Last Updated on June 5, 2020, by eNotes Editorial. Word Count: 884
“The Rocking-Horse Winner” takes place in England in the 1920s. The family lives in a “pleasant” house near London and employs several servants. Though they live in comfort, the family (especially Hester) is preoccupied by their perceived rotten luck. Most of the story’s action takes place inside the family home, which eventually becomes “haunted” by the family’s unspoken and endless desire for more money. From all over the house, the children begin to hear whispered voices demanding “There must be more money!” As Paul’s anxious desire for wealth grows, the house becomes a more and more malevolent force; the house’s “whispers” for more money become screams instead. Rather than serving as a domestic haven, the family home has become the focal point of the family’s obsession with money and social status, suggesting that those who live lives of materialism will never feel comfortable or “at home.”
There are several symbols throughout “The Rocking-Horse Winner.” The most obvious symbol is the rocking horse itself. Paul receives the horse as a Christmas gift and it quickly comes to represent his growing anxiety about money. Ironically, though the rocking horse is an object that Paul owns, it is he who seems possessed by the horse, feverishly rocking away on it for hours at a time. Though Paul frantically rides the horse in search of luck, the reality that he is not actually moving symbolizes the futility of mindlessly pursuing wealth. Though the rocking horse is on one level a symbol of Paul’s desire for money, it also represents the dangers of materialism. Just as his mother compulsively spends to make herself feel better, Paul places all his hopes for luck, money, and maternal affection on a mere object, and in the end his utter dependence on the rocking horse leads to his death.
Some scholars interpret the rocking horse as a symbol of Paul’s anxiety over his impending adulthood. Though a rocking horse is usually used by younger children, Paul continues to play with it. The fact that his obsession with the rocking horse is somewhat unusual is mentioned to him several times: “ ‘Aren't you growing too big for a rocking-horse? You're not a very little boy any longer, you know,’ said his mother.” In trying to win his mother’s affection through money, Paul is stepping into the financial void left by his unsuccessful father. Some interpret Paul’s desire for his mother’s approval as an example of Freud’s Oedipus complex. In this interpretation, the rocking horse symbolizes Paul’s budding sexuality as well as his unconscious desire to compete with his father for his mother’s affection. Of course, the pressure of this adult role ultimately leads to Paul’s death, showing how the substitution of money for love can distort and destroy healthy family relationships.
Another symbol in the story is money. At the beginning of the story, Paul asks his mother whether luck and money are the same thing, having misunderstood the expression “filthy lucre” (money gained in a dishonest way) as somehow relating to luck. Hester’s answer shows that she clearly believes luck and money to be linked, a connection that nearly all the characters believe in as well. While Paul believes that money symbolizes luck, he also believes that it represents love. Indeed, he tries to gain his mother’s affection by giving her the money she so desperately desires. Of course, the events of the story show us that money symbolizes neither love nor luck: Hester does not love Paul more when he wins her money, and Paul’s quest for money ultimately leaves him dead. Though the characters of “The Rocking-Horse Winner” believe money to be symbolic of luck and love, D.H. Lawrence portrays money as a negative and alienating force that redirects people’s attention away from the human pursuits that truly matter such as hard work, love, and intimacy.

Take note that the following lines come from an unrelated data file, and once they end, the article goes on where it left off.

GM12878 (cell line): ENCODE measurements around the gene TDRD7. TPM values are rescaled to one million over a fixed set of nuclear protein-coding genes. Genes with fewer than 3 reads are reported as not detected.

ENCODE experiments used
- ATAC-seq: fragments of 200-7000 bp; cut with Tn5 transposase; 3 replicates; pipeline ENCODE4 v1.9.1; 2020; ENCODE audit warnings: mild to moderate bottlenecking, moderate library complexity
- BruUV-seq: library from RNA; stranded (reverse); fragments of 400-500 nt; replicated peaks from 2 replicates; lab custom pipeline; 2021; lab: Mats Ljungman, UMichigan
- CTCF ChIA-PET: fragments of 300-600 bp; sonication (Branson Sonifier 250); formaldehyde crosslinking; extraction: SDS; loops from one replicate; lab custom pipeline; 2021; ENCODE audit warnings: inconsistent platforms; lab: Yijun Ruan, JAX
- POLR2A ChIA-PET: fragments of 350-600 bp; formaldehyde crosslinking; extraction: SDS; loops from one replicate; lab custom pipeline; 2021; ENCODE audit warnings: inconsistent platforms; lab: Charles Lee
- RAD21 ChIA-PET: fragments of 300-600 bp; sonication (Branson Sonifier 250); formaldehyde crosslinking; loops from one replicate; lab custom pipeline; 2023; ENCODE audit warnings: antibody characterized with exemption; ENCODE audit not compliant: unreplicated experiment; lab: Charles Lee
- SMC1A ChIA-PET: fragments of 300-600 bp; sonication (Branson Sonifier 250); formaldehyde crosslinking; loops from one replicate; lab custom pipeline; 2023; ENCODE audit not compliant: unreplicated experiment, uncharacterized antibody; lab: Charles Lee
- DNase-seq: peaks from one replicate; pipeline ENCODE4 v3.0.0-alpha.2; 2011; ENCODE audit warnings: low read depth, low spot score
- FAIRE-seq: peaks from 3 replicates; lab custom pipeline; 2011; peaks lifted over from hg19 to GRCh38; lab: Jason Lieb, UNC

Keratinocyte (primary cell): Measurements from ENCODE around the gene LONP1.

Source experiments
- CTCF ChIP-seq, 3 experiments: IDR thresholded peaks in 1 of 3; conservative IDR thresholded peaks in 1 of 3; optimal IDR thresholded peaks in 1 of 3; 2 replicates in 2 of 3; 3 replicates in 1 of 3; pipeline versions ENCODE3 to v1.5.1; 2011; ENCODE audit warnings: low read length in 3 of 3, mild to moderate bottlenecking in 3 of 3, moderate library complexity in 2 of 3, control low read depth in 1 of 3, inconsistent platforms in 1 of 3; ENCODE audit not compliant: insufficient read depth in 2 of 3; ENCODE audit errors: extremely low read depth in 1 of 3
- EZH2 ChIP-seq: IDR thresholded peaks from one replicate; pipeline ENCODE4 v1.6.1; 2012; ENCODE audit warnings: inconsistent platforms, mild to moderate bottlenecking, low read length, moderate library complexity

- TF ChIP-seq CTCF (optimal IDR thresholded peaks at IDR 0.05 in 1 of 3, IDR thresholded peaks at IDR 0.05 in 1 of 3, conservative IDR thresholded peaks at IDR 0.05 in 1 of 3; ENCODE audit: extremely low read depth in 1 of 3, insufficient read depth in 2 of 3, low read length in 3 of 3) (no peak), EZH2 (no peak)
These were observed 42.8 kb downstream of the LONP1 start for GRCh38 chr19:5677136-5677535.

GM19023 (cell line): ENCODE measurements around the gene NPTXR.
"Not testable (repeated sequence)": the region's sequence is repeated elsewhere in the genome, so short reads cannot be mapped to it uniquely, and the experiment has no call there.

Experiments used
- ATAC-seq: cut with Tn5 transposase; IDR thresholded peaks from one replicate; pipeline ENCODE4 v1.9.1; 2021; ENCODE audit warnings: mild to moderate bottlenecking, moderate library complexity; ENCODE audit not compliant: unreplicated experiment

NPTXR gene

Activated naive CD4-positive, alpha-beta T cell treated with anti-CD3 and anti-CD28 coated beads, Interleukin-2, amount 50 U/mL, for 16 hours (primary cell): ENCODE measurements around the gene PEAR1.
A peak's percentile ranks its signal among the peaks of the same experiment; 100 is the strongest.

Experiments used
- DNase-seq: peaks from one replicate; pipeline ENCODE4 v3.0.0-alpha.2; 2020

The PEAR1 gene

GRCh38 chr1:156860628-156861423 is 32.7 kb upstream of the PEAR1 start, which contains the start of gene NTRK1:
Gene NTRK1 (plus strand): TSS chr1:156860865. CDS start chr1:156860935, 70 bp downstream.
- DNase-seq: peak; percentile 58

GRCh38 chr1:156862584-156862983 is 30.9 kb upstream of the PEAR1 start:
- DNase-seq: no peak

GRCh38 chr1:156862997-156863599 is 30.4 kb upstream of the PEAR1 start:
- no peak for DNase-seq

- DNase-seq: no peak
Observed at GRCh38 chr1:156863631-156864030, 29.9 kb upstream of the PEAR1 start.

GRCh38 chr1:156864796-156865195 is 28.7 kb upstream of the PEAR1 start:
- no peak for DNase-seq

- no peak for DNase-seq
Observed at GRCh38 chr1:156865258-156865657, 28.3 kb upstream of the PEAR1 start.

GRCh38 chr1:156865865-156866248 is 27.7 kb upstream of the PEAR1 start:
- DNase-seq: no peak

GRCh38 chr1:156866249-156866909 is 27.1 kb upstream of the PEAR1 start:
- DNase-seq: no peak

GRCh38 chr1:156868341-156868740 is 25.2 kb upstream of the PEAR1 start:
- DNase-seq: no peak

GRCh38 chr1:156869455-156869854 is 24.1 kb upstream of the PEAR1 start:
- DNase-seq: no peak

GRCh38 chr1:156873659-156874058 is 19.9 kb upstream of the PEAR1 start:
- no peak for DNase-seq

“The Rocking-Horse Winner” shares many characteristics with the fairy tale and fable genres. The introduction of the story echoes the “once upon a time” format of most fairy tales: “There was a woman who was beautiful, who started with all the advantages, yet she had no luck.” In addition to the classic opening lines, the clear and simple prose contributes to the fable-like quality of the story. And, like a fable, “The Rocking-Horse Winner” ultimately conveys a moral lesson about money’s toxic effect on human relationships. Like many fairy tales, the story features a child protagonist who encounters elements of fantasy such as the whispering house and the magic rocking horse. This fairy tale format highlights the childlike beliefs of the adult characters in the story. For example, Hester’s belief that money comes from luck rather than hard work is itself a fantasy. In many ways, “The Rocking-Horse Winner” explores the gray area between childhood and adulthood. We see the collision of these two worlds through Paul’s obsession with a childhood toy that allows him to win at gambling—a decidedly adult pursuit. At the broader level, D.H. Lawrence continues this exploration of childhood and adulthood by juxtaposing the innocent and child-friendly medium of the fairy tale with a dark, adult story about the dangers of obsessing over money.
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